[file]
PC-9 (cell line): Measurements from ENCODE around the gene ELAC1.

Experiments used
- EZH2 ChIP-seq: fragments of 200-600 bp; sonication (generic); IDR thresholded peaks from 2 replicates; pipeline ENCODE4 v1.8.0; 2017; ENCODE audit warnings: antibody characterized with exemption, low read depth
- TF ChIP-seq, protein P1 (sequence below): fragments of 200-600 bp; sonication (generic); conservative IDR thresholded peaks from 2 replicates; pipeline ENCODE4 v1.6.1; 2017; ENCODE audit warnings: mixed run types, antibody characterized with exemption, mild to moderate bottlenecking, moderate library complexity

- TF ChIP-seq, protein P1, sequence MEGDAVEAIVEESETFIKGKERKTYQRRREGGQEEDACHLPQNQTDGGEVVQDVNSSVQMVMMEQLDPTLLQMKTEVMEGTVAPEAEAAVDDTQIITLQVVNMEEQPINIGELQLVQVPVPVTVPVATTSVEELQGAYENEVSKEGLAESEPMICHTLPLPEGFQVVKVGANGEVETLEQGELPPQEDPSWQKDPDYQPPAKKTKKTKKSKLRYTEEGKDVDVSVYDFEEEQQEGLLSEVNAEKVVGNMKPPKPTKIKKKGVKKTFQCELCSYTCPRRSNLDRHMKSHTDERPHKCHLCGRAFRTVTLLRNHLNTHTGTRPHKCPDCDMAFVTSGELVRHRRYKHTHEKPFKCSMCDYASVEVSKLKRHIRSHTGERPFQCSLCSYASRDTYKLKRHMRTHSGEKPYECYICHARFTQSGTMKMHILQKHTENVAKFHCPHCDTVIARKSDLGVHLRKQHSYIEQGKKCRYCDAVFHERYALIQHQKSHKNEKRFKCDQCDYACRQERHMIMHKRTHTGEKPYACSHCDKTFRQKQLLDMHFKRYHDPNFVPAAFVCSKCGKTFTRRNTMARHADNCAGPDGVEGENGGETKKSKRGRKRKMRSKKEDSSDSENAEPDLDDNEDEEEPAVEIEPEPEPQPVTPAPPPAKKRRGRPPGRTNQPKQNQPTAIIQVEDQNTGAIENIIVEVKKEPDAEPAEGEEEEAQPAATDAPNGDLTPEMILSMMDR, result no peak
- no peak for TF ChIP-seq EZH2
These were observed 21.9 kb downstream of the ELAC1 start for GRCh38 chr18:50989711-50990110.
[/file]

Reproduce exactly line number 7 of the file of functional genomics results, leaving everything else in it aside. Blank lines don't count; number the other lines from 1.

These were observed 21.9 kb downstream of the ELAC1 start for GRCh38 chr18:50989711-50990110.